He first creates his images in Photoshop, then grids them for transfer to canvas. “My mouse dexterity is something fierce!” he says. His skill with a paintbrush is a force to be reckoned with too, thanks to formal training in draftsmanship.

He says Spill Hat is a response to the BP oil spill. The painting’s serious content seems in contrast to its visual effect: a carnival of colours and patterns, surrounding a man sporting a bulbous, blue jellyfish. But as Prof. Pennoyer points out, grinning, “just because it’s serious doesn’t mean it can’t be amusing.”

Students combining academics and art

There’s a similar contrast in another collage titled Understand, with a somewhat serious message conveyed by a colourful image. Created by the students in Ayesha Mushtaq’s English for Academic Purposes (EAP) class, the piece was an assignment about “how multiculturalism in Canada should be a two-way phenomenon.”

Small flags, including those of the students’ home countries, were carefully overlaid inside a map of Canada, creating a mosaic effect. In the corners are words meaning “hello” and “comprehend” in Chinese, Arabic, French and a regional dialect of Burkina Faso.

Prof. Mushtaq says the project was “a covert method of teaching vocabulary, encouraging critical thinking and generating discussion in class,” as well as an opportunity for the students to participate in university culture outside the Department of Continuing Education as they prepare to begin regular academic classes at Dal in the winter semester.

Collaborating on the collage were students from China, Saudi Arabia and Burkina Faso: Mohammed Al-rashed, Wenfen Zhu, Jian Han, Jing Zhen, Noha, Nouf, Hankun, Arnold Zound, Mohammed Nasser, Sultan Alanazi, Wael Jefry, and Khaled Al-qahtani.

Also representing the student population is Kelsey Evaniew, a second-year student in the Sculich School of Law. While completing her physiology degree, Evaniew was too busy to draw. But now her interest in human physiology has another outlet.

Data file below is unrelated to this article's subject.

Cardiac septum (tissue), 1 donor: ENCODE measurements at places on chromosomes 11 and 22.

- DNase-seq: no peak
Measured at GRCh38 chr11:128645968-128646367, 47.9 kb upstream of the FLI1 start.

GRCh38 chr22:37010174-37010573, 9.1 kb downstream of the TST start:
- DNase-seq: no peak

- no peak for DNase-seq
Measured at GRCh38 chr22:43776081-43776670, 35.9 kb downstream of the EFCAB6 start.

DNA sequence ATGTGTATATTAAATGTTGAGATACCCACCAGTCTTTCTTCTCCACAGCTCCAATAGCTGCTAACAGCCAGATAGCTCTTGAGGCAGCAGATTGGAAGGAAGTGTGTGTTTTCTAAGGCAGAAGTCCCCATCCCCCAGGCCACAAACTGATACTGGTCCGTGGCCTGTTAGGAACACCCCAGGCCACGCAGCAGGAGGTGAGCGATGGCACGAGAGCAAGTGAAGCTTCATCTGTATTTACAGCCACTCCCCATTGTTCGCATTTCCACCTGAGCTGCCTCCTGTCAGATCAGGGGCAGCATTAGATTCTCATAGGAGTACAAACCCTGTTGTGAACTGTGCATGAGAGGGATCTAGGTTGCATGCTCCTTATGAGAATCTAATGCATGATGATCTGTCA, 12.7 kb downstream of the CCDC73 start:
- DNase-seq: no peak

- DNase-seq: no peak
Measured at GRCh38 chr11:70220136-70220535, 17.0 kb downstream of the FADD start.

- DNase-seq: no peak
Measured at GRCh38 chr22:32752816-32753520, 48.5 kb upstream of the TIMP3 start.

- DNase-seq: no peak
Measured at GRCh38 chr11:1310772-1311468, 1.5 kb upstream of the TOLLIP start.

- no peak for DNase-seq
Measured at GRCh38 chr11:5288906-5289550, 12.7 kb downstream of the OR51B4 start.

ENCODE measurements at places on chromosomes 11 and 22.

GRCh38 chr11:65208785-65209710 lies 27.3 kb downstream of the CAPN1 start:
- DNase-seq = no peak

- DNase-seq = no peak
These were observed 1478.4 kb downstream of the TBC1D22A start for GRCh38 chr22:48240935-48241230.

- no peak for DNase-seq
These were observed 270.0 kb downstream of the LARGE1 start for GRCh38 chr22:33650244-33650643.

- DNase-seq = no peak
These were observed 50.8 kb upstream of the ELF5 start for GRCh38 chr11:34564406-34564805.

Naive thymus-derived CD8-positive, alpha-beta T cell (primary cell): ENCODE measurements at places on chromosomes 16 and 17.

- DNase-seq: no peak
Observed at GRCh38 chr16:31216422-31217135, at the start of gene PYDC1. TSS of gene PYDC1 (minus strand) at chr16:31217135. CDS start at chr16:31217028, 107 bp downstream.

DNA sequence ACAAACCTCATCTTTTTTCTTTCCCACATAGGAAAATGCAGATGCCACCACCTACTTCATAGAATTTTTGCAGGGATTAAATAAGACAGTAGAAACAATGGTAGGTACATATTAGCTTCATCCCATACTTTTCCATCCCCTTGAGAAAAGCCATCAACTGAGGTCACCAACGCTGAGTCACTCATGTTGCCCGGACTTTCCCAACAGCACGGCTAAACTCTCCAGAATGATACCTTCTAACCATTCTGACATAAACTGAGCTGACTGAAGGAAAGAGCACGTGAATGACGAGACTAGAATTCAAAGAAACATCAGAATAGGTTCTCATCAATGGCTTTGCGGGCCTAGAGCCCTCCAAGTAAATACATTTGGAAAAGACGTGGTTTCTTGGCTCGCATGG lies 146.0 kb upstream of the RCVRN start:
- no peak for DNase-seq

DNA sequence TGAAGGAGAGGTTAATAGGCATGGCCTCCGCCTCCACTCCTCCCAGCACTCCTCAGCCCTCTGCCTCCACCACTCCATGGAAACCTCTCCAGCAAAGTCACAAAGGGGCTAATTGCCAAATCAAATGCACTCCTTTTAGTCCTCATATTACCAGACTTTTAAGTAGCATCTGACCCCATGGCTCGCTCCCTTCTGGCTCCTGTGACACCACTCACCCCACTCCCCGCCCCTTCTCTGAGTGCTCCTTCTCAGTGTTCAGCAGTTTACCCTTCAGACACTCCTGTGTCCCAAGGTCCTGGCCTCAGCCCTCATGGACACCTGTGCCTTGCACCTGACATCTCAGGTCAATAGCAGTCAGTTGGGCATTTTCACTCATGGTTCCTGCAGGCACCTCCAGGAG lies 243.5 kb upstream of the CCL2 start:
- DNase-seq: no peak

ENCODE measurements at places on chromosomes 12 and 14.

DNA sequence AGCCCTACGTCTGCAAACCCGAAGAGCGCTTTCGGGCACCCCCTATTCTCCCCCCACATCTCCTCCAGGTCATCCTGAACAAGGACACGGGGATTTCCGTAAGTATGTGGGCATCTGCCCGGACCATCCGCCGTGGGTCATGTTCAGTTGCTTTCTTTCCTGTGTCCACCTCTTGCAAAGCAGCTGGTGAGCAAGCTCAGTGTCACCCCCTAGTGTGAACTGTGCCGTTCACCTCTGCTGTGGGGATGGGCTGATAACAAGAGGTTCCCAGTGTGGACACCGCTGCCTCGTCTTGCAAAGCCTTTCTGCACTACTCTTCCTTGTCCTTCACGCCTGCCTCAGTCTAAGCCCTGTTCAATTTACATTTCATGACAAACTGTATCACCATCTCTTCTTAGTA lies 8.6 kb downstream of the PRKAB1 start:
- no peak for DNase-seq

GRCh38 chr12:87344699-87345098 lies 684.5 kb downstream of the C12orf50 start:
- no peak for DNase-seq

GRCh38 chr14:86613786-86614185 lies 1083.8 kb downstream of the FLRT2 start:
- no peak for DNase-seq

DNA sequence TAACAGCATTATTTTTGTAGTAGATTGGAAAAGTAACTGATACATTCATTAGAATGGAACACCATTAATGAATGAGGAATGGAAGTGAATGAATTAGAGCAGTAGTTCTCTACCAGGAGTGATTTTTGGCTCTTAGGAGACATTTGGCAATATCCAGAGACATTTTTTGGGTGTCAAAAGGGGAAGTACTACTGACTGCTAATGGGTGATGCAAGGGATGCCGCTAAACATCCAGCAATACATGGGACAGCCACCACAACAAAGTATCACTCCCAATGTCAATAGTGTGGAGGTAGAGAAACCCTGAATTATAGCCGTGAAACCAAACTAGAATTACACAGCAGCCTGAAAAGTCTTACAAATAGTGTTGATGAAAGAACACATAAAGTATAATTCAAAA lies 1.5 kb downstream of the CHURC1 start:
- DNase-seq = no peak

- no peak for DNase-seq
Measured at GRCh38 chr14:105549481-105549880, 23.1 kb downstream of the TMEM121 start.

Hold On, a pencil drawing of a human heart, is very realistic — up to a point. “The heart, arteries and veins are anatomically correct,” she explains. “But I took liberties where the veins and arteries start to branch out.”

She says drawing helps her maintain her life balance: “Doing art . . . ensures I’m not studying all day and night,” she adds.

Father-daughter painting challenge

When Dr. Jock Murray was doing post-graduate studies in the late 1960s, he and his wife went to England with their four small children. They were poor students, he says, but they bought a Westfalia camper van and made trips around the UK on weekends.

“We spent a wonderful year in this camper,” recalls Dr. Murray, professor emeritus with Dalhousie Medical School. “It’s become an important symbol of our family.”

Memories of that year are captured in one of Dr. Murray’s three submissions, 4 Kids and a Westfalia, a charming portrait of the blue camper van in question. The piece has an unexpected feature: hanging from the bottom of the frame is the original license plate.

The piece is also the product of a challenge he and his daughter Shannon started last Spring. (Shannon is an English professor at the University of Prince Edward Island and submitted two paintings this year.) “I used to paint when I was young,” Dr. J. Murray says. “My daughter was also starting to paint around the time I started again, and we decided to try doing a painting a day for a month.”

Both of Shannon’s paintings are playful explorations of colour using different techniques. Calm is a small painting of a dingy against bright ochre sand and deep blue water, with smooth, almost invisible brushstrokes. Currents captures a bloom of jellyfish in thick purple and blue impasto paint – it’s “the result of seeing what appeared when I put way too much paint on a canvas,” she says.

She adds that during their month-long painting challenge, she and her father emailed photos of their work to each other. “He is my kindest critic,” she says.